Let's say that normal working hours for mainstream developers are from 9:00 to 21:00 every day. From a global perspective, through the log volume, we can see that developers on the GitHub platform come mainly from Europe and the United States.

Also, we can see that the activity on weekends is significantly lower than on weekdays. This is consistent with the GitHub Octoverse 2020 report which found that more developers use GitHub to work instead of developing merely based on their interests.

We can learn a lot about the global distribution of developers using GitHub

The Americas have the largest distribution of developers. Europe has the highest percentage of developers in a single time zone, while the number of Asian developers is still on the low end. Compared with other Asian countries, China boasts a higher level of open source activity.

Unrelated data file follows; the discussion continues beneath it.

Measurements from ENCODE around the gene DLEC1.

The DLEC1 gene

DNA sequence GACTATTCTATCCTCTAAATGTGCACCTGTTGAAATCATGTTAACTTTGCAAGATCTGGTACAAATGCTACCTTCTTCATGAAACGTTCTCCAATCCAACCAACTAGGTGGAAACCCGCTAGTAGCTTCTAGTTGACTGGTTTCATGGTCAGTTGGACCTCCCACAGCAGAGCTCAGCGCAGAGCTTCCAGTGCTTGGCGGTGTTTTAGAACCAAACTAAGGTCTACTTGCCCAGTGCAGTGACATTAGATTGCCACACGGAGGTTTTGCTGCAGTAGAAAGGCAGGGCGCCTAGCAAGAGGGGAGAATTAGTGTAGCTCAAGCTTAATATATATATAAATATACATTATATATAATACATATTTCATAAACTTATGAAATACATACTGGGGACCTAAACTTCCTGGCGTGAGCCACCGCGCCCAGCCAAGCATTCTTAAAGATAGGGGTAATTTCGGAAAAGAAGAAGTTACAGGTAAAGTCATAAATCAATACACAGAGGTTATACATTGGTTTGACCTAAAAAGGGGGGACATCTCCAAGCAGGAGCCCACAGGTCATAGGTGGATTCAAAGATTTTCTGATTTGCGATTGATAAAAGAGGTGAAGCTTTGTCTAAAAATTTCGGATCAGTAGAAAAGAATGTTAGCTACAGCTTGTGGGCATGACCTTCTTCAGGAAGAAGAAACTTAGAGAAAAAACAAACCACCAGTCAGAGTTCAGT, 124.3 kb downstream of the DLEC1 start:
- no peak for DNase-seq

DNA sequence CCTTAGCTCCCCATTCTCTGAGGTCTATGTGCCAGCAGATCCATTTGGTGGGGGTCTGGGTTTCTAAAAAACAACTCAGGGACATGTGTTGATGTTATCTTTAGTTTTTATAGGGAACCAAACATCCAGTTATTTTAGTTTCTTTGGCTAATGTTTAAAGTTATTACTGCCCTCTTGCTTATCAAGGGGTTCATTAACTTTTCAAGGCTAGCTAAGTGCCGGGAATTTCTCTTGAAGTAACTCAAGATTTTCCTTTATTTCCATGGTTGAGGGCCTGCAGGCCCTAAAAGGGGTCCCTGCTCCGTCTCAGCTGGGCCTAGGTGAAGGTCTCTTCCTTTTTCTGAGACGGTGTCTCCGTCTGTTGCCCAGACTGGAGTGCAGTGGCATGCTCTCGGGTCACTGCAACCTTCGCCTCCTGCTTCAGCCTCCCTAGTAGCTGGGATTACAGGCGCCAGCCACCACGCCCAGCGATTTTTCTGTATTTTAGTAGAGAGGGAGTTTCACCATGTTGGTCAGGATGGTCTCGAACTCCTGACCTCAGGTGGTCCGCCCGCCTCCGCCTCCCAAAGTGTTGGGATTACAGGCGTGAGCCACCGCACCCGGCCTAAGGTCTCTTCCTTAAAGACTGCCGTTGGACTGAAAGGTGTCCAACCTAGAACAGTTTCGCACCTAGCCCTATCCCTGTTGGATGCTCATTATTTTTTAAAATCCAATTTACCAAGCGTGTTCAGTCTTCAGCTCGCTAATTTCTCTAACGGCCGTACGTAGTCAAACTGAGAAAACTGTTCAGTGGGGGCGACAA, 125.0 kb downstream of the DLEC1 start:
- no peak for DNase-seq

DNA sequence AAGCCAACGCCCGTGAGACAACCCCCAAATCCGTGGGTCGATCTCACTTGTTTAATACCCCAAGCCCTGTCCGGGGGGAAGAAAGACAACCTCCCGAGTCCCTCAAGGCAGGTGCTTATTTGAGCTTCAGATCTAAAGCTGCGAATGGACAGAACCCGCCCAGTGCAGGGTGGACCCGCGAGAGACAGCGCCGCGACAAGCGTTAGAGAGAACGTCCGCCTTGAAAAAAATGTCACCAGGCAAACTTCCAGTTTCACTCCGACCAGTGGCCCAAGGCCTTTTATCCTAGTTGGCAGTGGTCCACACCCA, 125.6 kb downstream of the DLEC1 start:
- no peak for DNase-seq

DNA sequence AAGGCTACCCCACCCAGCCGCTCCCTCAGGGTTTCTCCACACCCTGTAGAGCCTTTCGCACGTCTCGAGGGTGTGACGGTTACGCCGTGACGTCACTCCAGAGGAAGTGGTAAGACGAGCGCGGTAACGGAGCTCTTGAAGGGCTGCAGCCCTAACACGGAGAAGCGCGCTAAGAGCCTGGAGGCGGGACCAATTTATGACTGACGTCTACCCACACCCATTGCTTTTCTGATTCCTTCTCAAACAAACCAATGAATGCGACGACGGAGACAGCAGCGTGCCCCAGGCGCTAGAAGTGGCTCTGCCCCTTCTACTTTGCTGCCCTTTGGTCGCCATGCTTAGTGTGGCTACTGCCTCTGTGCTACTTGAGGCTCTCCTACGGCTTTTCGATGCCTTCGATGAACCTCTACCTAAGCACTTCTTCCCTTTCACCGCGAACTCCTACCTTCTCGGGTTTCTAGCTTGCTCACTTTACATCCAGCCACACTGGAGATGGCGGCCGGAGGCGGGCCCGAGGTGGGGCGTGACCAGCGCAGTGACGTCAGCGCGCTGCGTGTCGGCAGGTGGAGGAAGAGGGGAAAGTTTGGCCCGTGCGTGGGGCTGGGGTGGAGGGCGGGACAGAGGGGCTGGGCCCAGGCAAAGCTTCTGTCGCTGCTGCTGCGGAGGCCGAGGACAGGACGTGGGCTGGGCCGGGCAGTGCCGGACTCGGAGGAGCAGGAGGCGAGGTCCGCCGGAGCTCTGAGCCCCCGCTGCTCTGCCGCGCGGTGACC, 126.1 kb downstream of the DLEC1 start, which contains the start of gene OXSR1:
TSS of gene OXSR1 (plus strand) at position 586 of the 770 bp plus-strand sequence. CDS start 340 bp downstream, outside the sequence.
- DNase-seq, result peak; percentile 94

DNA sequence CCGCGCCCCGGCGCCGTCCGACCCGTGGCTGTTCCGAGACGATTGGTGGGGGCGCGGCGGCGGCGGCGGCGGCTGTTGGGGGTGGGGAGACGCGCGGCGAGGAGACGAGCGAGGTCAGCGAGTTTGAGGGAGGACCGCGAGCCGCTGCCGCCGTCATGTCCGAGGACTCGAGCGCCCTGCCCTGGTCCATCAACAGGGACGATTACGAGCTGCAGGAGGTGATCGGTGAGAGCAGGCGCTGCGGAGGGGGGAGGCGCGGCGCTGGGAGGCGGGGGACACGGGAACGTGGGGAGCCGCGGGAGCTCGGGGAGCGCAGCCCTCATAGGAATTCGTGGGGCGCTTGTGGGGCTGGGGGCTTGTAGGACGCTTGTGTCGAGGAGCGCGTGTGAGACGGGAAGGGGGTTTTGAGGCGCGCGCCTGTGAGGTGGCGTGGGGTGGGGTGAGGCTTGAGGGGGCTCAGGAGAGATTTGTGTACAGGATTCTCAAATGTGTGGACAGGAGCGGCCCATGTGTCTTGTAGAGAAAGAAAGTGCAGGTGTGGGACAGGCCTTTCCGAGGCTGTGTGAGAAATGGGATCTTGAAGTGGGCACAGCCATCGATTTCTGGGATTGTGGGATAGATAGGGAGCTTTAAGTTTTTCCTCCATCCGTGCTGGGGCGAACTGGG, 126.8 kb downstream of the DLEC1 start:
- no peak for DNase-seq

The geographic distribution of developers has always been an important aspect of the globalization indicators of open source projects.

Based on the statistics of the top 50,000 developers in GitHub developer Activity ranking, we can estimate the distribution of all GitHub developers in various time zones as shown in the following figure.

We can see that the Americas (the United States, Canada, and South America) have the largest distribution of developers among highly active developers. Although the proportion of developers in a single time zone is not the highest, the overall proportion of developers in this region is as high as about 33%.

Europe has the highest proportion of developers in a single time zone. The UTC+1 time zone is as high as nearly 10%, with the total proportion of the three time zones being about 26%.